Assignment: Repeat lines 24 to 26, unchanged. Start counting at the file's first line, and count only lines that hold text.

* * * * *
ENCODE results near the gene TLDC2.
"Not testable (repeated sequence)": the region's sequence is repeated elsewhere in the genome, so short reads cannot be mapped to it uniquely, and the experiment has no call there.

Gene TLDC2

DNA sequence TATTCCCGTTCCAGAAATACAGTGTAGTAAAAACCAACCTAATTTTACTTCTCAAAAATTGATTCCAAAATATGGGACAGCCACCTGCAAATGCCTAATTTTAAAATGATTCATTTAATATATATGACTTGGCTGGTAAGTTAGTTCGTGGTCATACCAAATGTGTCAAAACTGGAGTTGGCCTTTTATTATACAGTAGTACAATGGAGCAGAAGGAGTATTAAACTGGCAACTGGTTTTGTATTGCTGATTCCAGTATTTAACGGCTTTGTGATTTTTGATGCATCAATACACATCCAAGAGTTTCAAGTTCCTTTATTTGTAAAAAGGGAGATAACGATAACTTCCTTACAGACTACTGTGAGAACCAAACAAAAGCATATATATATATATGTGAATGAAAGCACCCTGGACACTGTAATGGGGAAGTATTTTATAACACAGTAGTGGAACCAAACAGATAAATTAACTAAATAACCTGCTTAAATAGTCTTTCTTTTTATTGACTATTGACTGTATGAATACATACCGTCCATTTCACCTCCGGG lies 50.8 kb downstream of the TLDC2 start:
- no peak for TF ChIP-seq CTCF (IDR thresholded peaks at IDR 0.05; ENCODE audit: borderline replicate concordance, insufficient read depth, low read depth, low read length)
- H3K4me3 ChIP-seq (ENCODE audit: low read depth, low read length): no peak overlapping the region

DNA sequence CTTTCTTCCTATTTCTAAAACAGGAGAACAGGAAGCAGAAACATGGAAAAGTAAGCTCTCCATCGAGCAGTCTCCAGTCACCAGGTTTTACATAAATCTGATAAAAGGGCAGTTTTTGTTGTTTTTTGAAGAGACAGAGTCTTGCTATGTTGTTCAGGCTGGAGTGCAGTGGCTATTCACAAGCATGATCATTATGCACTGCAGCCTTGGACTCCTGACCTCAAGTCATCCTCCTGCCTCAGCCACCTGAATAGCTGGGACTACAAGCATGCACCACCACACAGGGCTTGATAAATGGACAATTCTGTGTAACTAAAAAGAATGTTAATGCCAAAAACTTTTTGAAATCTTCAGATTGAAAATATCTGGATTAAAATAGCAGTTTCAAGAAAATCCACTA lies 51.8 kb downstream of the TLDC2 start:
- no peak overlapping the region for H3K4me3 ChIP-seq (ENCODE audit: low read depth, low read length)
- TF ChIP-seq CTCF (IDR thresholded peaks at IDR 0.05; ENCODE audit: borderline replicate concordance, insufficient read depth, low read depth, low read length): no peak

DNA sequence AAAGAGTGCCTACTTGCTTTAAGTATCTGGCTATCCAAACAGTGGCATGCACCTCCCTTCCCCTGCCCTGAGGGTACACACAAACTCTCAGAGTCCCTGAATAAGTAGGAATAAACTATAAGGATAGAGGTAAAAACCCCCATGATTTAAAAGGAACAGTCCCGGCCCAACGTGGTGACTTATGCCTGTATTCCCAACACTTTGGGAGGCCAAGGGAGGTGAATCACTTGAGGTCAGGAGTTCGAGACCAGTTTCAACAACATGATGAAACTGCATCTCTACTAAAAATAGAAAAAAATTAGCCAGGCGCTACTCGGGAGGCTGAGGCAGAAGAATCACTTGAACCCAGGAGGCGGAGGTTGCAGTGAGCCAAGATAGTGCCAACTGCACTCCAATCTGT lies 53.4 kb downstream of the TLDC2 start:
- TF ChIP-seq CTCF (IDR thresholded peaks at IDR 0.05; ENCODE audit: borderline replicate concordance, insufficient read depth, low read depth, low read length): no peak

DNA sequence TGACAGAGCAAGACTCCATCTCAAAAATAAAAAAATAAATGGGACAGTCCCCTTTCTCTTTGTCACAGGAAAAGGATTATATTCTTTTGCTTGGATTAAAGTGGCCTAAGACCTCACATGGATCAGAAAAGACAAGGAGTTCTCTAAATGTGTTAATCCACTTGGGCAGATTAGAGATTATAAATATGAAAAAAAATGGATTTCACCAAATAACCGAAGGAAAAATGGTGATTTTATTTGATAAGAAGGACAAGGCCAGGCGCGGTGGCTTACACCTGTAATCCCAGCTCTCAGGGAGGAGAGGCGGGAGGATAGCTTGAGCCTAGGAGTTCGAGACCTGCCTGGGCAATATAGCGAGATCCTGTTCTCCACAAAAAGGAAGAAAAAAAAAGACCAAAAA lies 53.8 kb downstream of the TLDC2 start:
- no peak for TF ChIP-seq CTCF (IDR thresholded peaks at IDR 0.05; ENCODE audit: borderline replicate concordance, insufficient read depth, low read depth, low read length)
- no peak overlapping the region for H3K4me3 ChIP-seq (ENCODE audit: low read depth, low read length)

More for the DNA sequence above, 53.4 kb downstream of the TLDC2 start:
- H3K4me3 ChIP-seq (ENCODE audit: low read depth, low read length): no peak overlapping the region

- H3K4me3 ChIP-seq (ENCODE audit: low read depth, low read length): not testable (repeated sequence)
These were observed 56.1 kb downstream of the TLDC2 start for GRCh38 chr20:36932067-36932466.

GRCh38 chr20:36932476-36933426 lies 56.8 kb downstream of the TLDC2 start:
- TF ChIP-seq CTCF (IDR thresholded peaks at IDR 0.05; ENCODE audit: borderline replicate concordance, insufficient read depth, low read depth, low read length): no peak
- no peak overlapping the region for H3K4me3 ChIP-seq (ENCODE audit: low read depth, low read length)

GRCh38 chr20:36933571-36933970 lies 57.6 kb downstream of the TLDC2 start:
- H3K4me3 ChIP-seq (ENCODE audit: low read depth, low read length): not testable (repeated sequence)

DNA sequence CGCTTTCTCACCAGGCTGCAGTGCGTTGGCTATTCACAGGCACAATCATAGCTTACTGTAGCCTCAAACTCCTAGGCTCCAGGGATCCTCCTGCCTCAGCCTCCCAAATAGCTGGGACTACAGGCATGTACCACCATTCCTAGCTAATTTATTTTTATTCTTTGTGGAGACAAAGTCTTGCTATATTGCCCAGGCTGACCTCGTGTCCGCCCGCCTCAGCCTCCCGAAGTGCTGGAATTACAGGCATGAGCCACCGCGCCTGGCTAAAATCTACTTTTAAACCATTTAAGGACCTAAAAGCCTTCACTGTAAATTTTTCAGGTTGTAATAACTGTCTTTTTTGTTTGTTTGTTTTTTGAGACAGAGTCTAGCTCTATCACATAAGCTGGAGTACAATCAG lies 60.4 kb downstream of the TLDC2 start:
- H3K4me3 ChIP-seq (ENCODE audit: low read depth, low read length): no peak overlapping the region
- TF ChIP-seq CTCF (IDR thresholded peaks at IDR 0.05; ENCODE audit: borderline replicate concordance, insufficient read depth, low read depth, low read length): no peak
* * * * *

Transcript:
DNA sequence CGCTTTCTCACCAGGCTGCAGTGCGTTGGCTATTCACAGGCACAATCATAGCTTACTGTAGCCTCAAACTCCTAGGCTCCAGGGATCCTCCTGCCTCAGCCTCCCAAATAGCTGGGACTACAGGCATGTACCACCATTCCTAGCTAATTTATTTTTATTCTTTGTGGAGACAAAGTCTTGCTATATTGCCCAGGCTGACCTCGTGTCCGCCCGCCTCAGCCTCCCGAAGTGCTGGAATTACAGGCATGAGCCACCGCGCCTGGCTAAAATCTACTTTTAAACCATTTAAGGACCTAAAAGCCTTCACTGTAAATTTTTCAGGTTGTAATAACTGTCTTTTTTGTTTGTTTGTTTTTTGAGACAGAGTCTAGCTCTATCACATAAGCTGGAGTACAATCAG lies 60.4 kb downstream of the TLDC2 start:
- H3K4me3 ChIP-seq (ENCODE audit: low read depth, low read length): no peak overlapping the region
- TF ChIP-seq CTCF (IDR thresholded peaks at IDR 0.05; ENCODE audit: borderline replicate concordance, insufficient read depth, low read depth, low read length): no peak